Burning ★★★★★

This review may contain spoilers. I can handle the truth.

This review may contain spoilers.

Have had this movie lodged in my brain since I watched it a month ago and I think the most impressive part for me is how well Lee Chang-dong translates the perverse voyeurism of Hitchcock onto this. A lot of Vertigo comparisons have been made for obvious disappearance, fantasy and voyeurism reasons but I was reminded of Rear Window too. In the sense that the key to that film is the wandering paranoid camera that reflects the bedridden war journalist's raw desire for a story; it doesn't matter that he's eventually right about the murder that took place because any moral reasoning for his watching is undone by the selfish yearning we've been implicated in as audience members as he unconsciously sacrifices the lives of his neighbors for something to interest him. In short: his investigative actions are broadly moral but his reasons are entirely questionable.

A similar dynamic is built here as we are made to empathize with Jong-su's subjective POV through a series of class-based slights; having us float along with him and sink into his worldview, gradually accumulating and identifying with his financial discontent, male resentments and thwarted fantasies about Hae-mi that all eventually build to an act of brutal violence that is overtly laid out and understood as cathartic and maybe even deserved (there's maybe a bit too much circumstantial evidence for ben to be completely absolved) but still feels intensely icky because we know that even if it wasn't and ben was innocent (which the film does build enough questions of ambiguity and subjectivity into to be possible) that this pent-up, primal aggression and indignation would still exist and need some kind of destructive outlet.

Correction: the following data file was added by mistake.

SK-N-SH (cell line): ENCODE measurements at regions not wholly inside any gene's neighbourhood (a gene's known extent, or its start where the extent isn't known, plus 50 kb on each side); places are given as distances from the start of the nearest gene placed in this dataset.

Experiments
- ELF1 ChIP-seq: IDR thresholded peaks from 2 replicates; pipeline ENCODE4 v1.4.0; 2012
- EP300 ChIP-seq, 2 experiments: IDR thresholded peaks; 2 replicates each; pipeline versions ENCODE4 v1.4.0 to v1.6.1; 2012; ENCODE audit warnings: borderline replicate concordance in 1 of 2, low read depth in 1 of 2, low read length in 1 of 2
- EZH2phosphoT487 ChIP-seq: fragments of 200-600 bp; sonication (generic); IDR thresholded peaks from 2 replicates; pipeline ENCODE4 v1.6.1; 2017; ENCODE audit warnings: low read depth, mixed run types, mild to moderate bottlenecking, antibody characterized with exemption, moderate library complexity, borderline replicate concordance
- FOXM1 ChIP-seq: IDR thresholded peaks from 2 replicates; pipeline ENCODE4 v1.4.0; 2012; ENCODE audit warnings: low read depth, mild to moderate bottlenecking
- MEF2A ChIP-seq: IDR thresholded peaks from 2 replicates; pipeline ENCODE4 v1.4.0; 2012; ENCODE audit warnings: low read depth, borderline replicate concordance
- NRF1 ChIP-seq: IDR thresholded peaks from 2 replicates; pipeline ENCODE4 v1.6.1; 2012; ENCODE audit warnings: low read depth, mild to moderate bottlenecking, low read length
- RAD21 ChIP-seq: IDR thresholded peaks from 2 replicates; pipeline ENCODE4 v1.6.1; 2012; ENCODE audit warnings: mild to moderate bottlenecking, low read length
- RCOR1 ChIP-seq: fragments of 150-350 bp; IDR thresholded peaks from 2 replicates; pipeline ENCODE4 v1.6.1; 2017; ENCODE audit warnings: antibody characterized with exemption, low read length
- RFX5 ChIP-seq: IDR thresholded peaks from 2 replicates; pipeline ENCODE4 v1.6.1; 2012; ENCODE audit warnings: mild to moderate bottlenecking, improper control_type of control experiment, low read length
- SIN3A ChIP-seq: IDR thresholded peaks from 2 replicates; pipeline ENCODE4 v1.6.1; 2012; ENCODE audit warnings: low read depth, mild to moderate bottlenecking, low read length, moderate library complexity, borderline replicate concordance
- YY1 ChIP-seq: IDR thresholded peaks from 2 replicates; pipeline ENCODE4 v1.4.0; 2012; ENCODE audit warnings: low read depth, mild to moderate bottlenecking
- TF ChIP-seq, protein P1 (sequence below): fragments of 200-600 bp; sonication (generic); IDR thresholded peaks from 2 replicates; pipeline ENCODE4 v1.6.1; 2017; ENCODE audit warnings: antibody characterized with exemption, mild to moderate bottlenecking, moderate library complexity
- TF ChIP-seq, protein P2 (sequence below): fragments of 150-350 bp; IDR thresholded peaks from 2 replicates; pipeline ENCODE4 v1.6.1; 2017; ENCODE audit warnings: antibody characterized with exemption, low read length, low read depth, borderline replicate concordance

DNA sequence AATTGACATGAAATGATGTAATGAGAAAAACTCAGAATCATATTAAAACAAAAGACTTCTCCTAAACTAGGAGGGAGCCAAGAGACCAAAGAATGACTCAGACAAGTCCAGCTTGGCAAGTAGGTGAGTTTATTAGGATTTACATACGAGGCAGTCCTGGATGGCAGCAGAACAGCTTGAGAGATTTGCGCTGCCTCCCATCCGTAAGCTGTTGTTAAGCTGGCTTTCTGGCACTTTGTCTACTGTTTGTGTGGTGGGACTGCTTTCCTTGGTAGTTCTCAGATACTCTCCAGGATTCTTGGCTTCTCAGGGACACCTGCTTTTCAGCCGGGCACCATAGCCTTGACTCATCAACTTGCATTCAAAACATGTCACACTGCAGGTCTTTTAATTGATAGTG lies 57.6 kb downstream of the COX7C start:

On rewatches, I am just so enthralled with the way this formally lulls you into its subjectivity and practically has you screaming "yeah fuck this rich pretty boy sociopath" as it seamlessly moves from its class-based intimacy into the realm of noir/mystery/Hitchcockian obsession over a lost, beautiful woman, etc. only to have the destructive and ambiguous final image make you retroactively question every instinct the film has trained you to have. It's understandable frustration and eventual catharsis wrapped up in icky feelings of projection and justification, and I thought that on subsequent viewings and with knowledge of the film's shape the trick would get tired but if anything it's worked on me even more.

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